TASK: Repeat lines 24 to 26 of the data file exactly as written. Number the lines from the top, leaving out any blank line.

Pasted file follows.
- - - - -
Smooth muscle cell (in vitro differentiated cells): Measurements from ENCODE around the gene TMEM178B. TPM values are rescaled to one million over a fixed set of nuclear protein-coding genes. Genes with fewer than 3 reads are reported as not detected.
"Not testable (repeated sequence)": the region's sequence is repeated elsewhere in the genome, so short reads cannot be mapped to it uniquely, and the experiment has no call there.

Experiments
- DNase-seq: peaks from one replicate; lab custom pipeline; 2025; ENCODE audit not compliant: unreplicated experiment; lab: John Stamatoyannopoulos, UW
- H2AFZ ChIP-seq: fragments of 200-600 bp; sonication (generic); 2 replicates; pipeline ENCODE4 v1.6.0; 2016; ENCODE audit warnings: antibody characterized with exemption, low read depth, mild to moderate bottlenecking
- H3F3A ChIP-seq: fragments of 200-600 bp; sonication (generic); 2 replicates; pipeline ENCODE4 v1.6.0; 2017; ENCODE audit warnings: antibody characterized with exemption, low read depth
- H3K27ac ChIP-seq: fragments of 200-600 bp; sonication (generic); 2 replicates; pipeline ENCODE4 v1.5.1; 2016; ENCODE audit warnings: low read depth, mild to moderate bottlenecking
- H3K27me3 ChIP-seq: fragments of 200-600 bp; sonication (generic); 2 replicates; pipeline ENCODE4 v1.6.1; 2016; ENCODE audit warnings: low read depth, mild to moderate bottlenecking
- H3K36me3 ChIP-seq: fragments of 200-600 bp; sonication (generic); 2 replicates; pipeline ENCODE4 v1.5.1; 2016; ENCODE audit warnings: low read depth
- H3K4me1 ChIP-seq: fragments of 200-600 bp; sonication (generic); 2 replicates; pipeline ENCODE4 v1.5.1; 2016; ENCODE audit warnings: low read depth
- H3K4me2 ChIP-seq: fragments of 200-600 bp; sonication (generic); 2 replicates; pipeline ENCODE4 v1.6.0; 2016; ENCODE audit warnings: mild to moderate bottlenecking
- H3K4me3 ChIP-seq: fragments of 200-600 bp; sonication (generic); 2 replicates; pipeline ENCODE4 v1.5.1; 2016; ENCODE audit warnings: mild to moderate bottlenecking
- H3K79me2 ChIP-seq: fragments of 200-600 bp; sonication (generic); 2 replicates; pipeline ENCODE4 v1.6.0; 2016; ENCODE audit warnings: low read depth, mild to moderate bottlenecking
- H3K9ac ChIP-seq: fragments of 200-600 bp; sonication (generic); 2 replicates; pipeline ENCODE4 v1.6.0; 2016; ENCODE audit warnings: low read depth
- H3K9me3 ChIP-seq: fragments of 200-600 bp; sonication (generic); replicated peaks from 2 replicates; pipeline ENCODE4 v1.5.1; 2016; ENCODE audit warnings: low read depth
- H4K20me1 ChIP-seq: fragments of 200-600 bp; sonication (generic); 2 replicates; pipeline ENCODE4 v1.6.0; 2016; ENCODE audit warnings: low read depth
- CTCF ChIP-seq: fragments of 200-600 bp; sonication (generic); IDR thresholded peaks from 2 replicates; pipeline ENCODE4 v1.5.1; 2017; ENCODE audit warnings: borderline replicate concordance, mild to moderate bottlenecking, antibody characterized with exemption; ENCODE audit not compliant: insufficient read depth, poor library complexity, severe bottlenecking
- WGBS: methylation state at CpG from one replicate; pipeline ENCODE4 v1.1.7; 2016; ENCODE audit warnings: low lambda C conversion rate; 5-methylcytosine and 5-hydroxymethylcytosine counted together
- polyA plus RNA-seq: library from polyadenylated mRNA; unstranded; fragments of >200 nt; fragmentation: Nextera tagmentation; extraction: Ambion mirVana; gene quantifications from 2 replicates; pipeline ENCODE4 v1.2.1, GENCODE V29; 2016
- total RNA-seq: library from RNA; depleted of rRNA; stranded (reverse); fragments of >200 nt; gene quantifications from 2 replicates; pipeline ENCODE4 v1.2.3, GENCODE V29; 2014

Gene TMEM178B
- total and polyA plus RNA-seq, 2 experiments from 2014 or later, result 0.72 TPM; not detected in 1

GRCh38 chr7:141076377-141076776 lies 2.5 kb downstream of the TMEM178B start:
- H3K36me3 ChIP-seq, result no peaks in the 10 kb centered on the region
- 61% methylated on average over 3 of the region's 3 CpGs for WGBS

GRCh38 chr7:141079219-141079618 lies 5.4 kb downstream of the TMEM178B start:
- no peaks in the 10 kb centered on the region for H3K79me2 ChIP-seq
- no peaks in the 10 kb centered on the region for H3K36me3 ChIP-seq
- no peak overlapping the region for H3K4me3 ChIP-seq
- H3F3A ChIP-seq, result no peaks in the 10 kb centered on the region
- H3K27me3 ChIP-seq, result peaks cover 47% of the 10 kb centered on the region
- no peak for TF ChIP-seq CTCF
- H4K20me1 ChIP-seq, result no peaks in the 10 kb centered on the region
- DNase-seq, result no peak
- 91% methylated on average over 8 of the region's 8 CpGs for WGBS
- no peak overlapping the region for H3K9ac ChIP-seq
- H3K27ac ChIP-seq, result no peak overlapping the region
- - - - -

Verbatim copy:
- H3K36me3 ChIP-seq, result no peaks in the 10 kb centered on the region
- 61% methylated on average over 3 of the region's 3 CpGs for WGBS

GRCh38 chr7:141079219-141079618 lies 5.4 kb downstream of the TMEM178B start: